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Who Needs to Know About My Estate Plan?
Who Needs to Know About My Estate Plan

Due to the negative emotions that discussing estate planning might elicit, people frequently avoid doing so. Even though bringing up the subject can be difficult, it’s a crucial first step in starting your estate plan. Sharing your wishes for how you would like to be treated in the event of a critical illness or death enables you and your family to discuss the facts of mortality and the best ways to prepare for it.

When thinking about who you should notify about your estate plan, consider that your estate plan gives your loved ones direction on who will receive your assets, who has the authority to carry out healthcare or financial decisions on your behalf, and who you have appointed as fiduciaries, and other wishes particular to your estate plan. Therefore, you should communicate your wishes to those responsible or who benefit from carrying out the plan.

Your Family & Beneficiaries

When you open the lines of communication proactively, you may be saving your loved ones from confusion and frustration down the line. For example, family disputes over inheritance often arise from a lack of communication (when a family member is unpleasantly surprised). There might not be as many differences as you anticipated when you talk to your family. But, on the other hand, there could be concerns or differences that can be preemptively resolved.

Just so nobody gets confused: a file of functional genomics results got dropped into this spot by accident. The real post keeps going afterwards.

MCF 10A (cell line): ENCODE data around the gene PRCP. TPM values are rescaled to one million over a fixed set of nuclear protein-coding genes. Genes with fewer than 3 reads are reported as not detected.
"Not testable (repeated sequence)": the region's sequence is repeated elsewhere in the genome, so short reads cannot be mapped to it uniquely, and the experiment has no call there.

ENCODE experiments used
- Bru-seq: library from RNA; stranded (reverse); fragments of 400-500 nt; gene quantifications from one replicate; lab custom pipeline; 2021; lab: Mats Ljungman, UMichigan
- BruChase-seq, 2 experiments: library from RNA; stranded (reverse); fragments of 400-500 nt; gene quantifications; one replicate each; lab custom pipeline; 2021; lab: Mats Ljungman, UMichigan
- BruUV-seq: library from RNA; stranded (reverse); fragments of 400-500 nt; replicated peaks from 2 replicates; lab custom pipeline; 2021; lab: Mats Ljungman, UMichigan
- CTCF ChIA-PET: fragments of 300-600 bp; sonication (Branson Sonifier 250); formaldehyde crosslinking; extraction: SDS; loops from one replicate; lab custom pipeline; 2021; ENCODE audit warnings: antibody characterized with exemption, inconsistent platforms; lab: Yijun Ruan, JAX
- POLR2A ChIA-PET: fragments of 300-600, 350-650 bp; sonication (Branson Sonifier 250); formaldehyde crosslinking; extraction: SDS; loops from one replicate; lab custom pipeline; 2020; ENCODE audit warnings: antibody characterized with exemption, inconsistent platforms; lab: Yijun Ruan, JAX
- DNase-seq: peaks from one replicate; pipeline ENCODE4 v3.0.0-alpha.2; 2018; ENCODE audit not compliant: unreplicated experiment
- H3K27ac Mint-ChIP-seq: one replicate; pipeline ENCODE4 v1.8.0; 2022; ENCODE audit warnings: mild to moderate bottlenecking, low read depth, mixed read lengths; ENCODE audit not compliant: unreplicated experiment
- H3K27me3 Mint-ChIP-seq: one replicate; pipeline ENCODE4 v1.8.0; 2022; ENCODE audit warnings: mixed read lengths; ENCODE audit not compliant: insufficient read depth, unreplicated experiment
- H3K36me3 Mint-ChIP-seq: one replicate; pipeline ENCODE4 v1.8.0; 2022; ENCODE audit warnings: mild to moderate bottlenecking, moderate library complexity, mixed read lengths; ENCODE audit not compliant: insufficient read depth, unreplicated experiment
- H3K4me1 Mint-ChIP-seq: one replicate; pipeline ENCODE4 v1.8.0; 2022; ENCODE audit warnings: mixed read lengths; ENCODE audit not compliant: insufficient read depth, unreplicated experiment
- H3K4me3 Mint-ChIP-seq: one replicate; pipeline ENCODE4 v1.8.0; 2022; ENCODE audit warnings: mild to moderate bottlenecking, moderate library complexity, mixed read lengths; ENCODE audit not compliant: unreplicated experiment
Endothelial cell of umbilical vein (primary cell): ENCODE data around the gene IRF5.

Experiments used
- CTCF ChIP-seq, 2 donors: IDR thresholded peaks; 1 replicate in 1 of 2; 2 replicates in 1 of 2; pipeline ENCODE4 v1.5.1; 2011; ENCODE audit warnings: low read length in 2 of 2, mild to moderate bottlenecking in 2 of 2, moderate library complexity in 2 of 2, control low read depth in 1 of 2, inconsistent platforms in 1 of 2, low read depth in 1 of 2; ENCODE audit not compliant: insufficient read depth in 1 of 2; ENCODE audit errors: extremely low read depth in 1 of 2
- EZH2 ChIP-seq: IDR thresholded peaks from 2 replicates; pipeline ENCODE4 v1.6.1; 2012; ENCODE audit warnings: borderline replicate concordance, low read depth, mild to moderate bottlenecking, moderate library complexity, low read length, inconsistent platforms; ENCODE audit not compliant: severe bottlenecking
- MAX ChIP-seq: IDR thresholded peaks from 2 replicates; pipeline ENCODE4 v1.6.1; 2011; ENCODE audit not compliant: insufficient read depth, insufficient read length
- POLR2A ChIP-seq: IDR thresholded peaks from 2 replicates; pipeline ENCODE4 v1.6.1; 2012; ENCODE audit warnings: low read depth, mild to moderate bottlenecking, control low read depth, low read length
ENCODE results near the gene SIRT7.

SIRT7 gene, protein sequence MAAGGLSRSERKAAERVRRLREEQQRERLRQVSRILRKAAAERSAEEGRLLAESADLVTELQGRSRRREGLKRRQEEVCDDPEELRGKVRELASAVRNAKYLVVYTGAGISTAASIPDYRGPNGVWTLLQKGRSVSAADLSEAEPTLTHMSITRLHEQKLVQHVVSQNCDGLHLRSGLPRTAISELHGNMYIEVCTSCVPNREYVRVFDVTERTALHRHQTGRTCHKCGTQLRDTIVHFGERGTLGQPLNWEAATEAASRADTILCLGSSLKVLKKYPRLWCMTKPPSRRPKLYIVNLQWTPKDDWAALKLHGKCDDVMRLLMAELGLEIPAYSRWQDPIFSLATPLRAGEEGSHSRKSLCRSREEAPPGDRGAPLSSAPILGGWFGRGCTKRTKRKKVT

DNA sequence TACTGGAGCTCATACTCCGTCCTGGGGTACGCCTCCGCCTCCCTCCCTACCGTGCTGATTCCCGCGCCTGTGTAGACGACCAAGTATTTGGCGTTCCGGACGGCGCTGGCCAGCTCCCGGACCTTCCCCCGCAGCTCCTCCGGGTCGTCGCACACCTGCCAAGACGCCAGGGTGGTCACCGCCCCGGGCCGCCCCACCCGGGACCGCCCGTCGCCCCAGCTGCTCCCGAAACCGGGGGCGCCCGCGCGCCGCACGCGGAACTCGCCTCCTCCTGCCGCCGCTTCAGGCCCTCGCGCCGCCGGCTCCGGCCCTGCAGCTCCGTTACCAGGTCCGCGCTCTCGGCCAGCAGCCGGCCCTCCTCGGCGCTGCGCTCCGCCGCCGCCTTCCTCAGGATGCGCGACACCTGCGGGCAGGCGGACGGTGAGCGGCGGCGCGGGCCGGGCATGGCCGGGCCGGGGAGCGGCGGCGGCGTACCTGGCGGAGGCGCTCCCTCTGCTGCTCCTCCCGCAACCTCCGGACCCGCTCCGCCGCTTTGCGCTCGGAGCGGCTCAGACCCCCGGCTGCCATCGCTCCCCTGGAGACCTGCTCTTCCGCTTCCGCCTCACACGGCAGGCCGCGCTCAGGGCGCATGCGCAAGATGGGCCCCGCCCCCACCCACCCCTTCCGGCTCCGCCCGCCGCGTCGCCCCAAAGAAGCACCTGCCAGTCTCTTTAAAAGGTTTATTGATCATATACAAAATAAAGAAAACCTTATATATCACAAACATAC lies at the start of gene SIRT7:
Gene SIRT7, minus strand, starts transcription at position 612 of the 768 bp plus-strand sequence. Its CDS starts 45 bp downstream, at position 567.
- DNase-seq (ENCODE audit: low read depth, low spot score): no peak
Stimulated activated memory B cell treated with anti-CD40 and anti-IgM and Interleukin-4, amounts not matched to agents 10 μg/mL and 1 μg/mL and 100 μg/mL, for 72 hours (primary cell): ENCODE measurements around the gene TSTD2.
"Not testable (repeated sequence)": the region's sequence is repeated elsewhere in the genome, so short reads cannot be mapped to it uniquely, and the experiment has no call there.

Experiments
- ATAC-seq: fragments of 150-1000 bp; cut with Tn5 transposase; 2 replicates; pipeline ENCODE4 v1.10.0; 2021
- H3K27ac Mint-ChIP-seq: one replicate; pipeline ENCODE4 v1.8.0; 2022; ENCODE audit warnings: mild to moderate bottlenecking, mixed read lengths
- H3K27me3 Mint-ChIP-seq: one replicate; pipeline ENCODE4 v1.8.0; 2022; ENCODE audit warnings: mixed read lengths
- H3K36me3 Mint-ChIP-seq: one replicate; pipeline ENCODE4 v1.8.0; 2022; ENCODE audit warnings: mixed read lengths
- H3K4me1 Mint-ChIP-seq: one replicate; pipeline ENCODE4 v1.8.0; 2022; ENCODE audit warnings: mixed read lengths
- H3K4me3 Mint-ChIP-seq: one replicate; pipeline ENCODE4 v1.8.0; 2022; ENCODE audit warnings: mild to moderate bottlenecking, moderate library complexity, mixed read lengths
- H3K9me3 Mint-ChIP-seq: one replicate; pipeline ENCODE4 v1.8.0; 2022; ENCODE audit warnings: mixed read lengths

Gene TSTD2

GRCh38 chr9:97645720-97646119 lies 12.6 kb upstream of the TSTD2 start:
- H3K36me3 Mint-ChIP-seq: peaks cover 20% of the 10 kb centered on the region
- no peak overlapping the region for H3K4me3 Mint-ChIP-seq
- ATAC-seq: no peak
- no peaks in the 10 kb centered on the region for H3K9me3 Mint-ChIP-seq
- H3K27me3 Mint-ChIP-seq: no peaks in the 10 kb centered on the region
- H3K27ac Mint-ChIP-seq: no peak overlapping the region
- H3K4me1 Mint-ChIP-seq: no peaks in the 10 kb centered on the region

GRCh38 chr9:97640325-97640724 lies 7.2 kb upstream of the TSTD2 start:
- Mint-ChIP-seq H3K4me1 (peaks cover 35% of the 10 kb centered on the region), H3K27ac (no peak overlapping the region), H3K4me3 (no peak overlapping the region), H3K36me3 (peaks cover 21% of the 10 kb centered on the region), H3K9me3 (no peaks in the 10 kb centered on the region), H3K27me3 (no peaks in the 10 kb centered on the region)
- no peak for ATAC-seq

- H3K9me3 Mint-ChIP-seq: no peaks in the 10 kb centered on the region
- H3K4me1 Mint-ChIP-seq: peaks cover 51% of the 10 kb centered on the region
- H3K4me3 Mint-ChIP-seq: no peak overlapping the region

Your Trustee

Your trustee is the named fiduciary in your trust you choose to manage your assets when you cannot manage them yourself. Therefore, it is important to have a conversation with your trustee to clarify your expectations, hear their concerns, and ensure that the trustee is fully capable and willing to accept the responsibility.

Your Executor

Your executor is named fiduciary in your will, and they are responsible for administrating your estate that is not passing through your trust. This comprises carrying out your wishes, paying debts, and distributing assets. Like with a trustee, you want to have a conversation with your executor to make your expectations clear and ensure they understand what the role entails. Further, this can be a time to set the executor fee, if any.

Your Power of Attorney Agent

Your agent named in your Power of Attorney can be appointed to carry out several tasks if you cannot manage your own affairs. Perhaps the most widely known Power of Attorney is the Medical Power of Attorney, which gives an agent the authority to make healthcare decisions on your behalf. You can have a conversation with your medical power of attorney to outline what your wishes are regarding healthcare decisions (which will also be documented).

Powers of Attorney are flexible in that you can appoint an agent to carry out other affairs such as business, administrative, and investment decisions. The most important aspect of communicating with these agents is their very appointment as an agent, so they are prepared to act on your behalf if the time arises. Further, you can designate any alternate agent (successors to your primary agents), which may prove valuable in the event your primary agent cannot carry out their duties.

Your Attorney

Keep in touch with your attorney, especially if you need to update your plan at any time, as they are frequently the ones keeping your estate plan secure until your passing.

Take Control of Your Legacy

When you succeed, we succeed. Run by large firm talent while offering the agility and personal attention of a boutique firm, Beress & Zalkind LLC has a proven record of both excellence and expertise. When you’re ready to discuss your estate plan, contact us by calling (718) 513-3588 or by emailing info@bzlawgroup.com.



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Viktoria Beress
Viktoria Beress

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